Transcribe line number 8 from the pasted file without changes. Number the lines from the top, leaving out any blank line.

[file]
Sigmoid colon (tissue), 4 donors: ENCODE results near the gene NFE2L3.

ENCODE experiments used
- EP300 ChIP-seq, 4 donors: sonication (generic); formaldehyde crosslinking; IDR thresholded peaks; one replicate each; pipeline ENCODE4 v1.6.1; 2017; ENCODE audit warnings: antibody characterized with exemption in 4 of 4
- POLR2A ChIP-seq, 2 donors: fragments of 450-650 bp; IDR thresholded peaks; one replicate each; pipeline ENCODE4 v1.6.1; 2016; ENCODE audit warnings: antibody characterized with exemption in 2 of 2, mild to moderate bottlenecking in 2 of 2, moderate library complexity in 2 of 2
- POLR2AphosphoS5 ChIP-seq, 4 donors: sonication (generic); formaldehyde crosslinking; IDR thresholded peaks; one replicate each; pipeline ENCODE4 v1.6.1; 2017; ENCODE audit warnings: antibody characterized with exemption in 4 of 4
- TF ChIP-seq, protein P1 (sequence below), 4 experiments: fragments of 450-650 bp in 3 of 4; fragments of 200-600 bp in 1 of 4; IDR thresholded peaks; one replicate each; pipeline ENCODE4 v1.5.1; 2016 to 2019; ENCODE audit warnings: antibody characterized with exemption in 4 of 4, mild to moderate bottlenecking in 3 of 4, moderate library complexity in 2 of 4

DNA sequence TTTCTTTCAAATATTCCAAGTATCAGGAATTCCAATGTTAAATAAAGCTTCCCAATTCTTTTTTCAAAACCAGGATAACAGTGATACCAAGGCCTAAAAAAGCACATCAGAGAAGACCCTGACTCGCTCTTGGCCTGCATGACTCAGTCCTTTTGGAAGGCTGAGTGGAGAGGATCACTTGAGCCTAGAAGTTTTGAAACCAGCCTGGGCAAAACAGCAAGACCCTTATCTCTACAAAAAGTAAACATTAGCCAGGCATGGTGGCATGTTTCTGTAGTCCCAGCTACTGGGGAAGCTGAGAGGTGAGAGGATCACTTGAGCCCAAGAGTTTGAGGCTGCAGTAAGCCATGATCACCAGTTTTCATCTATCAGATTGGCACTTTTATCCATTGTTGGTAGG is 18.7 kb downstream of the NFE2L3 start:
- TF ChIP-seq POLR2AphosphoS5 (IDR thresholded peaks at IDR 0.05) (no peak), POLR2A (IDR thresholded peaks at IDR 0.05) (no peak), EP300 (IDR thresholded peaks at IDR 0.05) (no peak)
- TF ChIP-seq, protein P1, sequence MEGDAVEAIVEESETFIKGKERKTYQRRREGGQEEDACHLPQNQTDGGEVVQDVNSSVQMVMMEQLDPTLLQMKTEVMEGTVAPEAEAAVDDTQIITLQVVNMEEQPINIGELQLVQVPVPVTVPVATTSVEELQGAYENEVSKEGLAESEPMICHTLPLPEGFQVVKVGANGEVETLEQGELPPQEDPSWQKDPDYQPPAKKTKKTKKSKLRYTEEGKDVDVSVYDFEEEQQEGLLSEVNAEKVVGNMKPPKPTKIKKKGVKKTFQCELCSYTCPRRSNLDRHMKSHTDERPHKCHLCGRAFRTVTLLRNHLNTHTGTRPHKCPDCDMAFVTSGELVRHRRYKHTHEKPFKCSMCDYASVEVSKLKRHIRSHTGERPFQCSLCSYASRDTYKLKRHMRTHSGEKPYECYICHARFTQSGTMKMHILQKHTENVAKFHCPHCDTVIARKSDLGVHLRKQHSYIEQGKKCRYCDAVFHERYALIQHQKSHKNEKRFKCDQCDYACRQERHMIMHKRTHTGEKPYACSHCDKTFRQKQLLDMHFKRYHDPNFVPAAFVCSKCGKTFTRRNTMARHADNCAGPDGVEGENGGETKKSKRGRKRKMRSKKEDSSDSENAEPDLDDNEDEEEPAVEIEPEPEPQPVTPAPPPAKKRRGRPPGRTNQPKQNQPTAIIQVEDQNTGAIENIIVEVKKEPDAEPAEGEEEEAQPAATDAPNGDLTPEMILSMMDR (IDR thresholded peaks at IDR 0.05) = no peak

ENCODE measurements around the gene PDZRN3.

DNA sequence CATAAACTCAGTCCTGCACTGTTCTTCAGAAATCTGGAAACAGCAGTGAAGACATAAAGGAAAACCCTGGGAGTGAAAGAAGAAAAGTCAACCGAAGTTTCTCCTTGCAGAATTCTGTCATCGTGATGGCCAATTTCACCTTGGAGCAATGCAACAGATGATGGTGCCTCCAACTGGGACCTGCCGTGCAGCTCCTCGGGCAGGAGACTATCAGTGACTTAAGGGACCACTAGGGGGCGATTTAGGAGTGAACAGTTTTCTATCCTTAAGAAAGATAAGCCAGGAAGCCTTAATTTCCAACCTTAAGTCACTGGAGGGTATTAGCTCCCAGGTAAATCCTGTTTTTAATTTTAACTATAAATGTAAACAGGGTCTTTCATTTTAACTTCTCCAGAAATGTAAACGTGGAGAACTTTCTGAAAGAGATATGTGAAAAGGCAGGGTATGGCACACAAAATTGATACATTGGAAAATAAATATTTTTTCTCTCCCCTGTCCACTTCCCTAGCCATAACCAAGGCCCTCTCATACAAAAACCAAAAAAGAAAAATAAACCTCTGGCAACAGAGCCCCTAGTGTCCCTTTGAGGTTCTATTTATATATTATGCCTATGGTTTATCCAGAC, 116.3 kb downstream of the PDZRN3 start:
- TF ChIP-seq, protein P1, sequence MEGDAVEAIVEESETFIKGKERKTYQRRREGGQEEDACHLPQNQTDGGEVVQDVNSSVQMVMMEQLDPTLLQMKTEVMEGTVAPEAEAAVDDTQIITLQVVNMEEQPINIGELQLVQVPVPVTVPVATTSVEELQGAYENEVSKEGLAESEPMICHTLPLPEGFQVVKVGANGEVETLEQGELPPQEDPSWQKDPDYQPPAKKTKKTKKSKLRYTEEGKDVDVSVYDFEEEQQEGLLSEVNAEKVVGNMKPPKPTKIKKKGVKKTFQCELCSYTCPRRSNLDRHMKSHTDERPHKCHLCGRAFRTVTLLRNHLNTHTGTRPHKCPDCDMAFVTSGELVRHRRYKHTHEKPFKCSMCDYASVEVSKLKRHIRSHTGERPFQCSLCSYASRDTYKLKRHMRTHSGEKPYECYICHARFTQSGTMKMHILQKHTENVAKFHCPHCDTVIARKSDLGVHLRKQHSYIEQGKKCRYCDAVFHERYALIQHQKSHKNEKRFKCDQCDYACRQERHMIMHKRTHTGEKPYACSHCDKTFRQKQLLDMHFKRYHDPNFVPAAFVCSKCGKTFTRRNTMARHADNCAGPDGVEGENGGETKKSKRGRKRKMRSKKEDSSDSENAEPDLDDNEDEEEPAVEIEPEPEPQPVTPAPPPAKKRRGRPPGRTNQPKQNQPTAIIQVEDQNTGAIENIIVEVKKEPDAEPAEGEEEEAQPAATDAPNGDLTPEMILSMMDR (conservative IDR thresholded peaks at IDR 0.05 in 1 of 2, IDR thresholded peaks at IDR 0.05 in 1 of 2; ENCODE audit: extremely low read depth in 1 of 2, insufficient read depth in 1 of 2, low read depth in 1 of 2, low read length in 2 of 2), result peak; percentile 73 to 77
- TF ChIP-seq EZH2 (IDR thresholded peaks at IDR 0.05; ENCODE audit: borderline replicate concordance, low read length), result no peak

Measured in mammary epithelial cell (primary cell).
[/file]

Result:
- TF ChIP-seq POLR2AphosphoS5 (IDR thresholded peaks at IDR 0.05) (no peak), POLR2A (IDR thresholded peaks at IDR 0.05) (no peak), EP300 (IDR thresholded peaks at IDR 0.05) (no peak)